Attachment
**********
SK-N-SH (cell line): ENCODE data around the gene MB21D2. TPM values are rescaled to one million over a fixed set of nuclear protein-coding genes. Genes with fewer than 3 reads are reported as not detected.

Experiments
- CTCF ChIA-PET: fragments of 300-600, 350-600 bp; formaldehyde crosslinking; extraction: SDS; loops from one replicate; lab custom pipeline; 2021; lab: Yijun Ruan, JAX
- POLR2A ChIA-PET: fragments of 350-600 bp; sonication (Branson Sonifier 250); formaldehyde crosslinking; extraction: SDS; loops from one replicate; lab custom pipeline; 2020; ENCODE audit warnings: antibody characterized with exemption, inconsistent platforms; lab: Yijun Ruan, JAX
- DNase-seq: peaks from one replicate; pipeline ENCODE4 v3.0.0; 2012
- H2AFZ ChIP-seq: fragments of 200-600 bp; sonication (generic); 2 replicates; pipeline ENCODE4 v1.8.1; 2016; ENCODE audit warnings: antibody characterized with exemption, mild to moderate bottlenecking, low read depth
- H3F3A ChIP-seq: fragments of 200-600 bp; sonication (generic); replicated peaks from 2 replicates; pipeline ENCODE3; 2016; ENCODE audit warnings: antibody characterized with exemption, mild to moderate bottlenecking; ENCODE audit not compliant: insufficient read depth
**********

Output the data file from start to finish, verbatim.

SK-N-SH (cell line): ENCODE data around the gene MB21D2. TPM values are rescaled to one million over a fixed set of nuclear protein-coding genes. Genes with fewer than 3 reads are reported as not detected.

Experiments
- CTCF ChIA-PET: fragments of 300-600, 350-600 bp; formaldehyde crosslinking; extraction: SDS; loops from one replicate; lab custom pipeline; 2021; lab: Yijun Ruan, JAX
- POLR2A ChIA-PET: fragments of 350-600 bp; sonication (Branson Sonifier 250); formaldehyde crosslinking; extraction: SDS; loops from one replicate; lab custom pipeline; 2020; ENCODE audit warnings: antibody characterized with exemption, inconsistent platforms; lab: Yijun Ruan, JAX
- DNase-seq: peaks from one replicate; pipeline ENCODE4 v3.0.0; 2012
- H2AFZ ChIP-seq: fragments of 200-600 bp; sonication (generic); 2 replicates; pipeline ENCODE4 v1.8.1; 2016; ENCODE audit warnings: antibody characterized with exemption, mild to moderate bottlenecking, low read depth
- H3F3A ChIP-seq: fragments of 200-600 bp; sonication (generic); replicated peaks from 2 replicates; pipeline ENCODE3; 2016; ENCODE audit warnings: antibody characterized with exemption, mild to moderate bottlenecking; ENCODE audit not compliant: insufficient read depth